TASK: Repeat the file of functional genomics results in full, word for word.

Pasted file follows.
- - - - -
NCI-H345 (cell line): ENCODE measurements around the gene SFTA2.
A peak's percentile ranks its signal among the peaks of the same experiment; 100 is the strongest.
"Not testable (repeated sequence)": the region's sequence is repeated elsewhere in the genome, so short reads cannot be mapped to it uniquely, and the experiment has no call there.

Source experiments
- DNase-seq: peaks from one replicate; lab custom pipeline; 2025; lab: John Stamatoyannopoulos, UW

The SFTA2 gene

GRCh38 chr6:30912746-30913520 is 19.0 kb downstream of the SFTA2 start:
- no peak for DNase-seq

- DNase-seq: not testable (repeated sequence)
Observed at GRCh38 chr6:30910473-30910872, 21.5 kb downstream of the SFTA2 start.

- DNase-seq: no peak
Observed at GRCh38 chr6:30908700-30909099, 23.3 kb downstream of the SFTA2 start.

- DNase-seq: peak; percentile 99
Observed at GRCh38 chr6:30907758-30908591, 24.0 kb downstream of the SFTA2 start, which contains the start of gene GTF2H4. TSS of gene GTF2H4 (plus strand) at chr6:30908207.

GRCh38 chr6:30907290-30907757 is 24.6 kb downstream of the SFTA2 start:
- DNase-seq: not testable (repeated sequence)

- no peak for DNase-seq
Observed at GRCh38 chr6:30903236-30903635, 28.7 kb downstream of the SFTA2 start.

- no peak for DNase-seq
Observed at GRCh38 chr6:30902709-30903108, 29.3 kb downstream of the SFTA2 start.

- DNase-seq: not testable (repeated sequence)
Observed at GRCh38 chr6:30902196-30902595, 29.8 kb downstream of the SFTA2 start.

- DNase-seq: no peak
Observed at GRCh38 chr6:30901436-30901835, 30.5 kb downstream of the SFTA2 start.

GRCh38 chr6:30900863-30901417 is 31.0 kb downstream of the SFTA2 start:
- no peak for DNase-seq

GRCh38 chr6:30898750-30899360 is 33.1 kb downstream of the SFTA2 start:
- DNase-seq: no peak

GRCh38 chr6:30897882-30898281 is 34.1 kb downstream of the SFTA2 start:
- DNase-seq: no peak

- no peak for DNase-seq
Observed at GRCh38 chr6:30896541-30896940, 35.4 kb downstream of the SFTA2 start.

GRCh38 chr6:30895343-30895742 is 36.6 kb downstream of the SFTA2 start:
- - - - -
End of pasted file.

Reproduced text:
NCI-H345 (cell line): ENCODE measurements around the gene SFTA2.
A peak's percentile ranks its signal among the peaks of the same experiment; 100 is the strongest.
"Not testable (repeated sequence)": the region's sequence is repeated elsewhere in the genome, so short reads cannot be mapped to it uniquely, and the experiment has no call there.

Source experiments
- DNase-seq: peaks from one replicate; lab custom pipeline; 2025; lab: John Stamatoyannopoulos, UW

The SFTA2 gene

GRCh38 chr6:30912746-30913520 is 19.0 kb downstream of the SFTA2 start:
- no peak for DNase-seq

- DNase-seq: not testable (repeated sequence)
Observed at GRCh38 chr6:30910473-30910872, 21.5 kb downstream of the SFTA2 start.

- DNase-seq: no peak
Observed at GRCh38 chr6:30908700-30909099, 23.3 kb downstream of the SFTA2 start.

- DNase-seq: peak; percentile 99
Observed at GRCh38 chr6:30907758-30908591, 24.0 kb downstream of the SFTA2 start, which contains the start of gene GTF2H4. TSS of gene GTF2H4 (plus strand) at chr6:30908207.

GRCh38 chr6:30907290-30907757 is 24.6 kb downstream of the SFTA2 start:
- DNase-seq: not testable (repeated sequence)

- no peak for DNase-seq
Observed at GRCh38 chr6:30903236-30903635, 28.7 kb downstream of the SFTA2 start.

- no peak for DNase-seq
Observed at GRCh38 chr6:30902709-30903108, 29.3 kb downstream of the SFTA2 start.

- DNase-seq: not testable (repeated sequence)
Observed at GRCh38 chr6:30902196-30902595, 29.8 kb downstream of the SFTA2 start.

- DNase-seq: no peak
Observed at GRCh38 chr6:30901436-30901835, 30.5 kb downstream of the SFTA2 start.

GRCh38 chr6:30900863-30901417 is 31.0 kb downstream of the SFTA2 start:
- no peak for DNase-seq

GRCh38 chr6:30898750-30899360 is 33.1 kb downstream of the SFTA2 start:
- DNase-seq: no peak

GRCh38 chr6:30897882-30898281 is 34.1 kb downstream of the SFTA2 start:
- DNase-seq: no peak

- no peak for DNase-seq
Observed at GRCh38 chr6:30896541-30896940, 35.4 kb downstream of the SFTA2 start.

GRCh38 chr6:30895343-30895742 is 36.6 kb downstream of the SFTA2 start: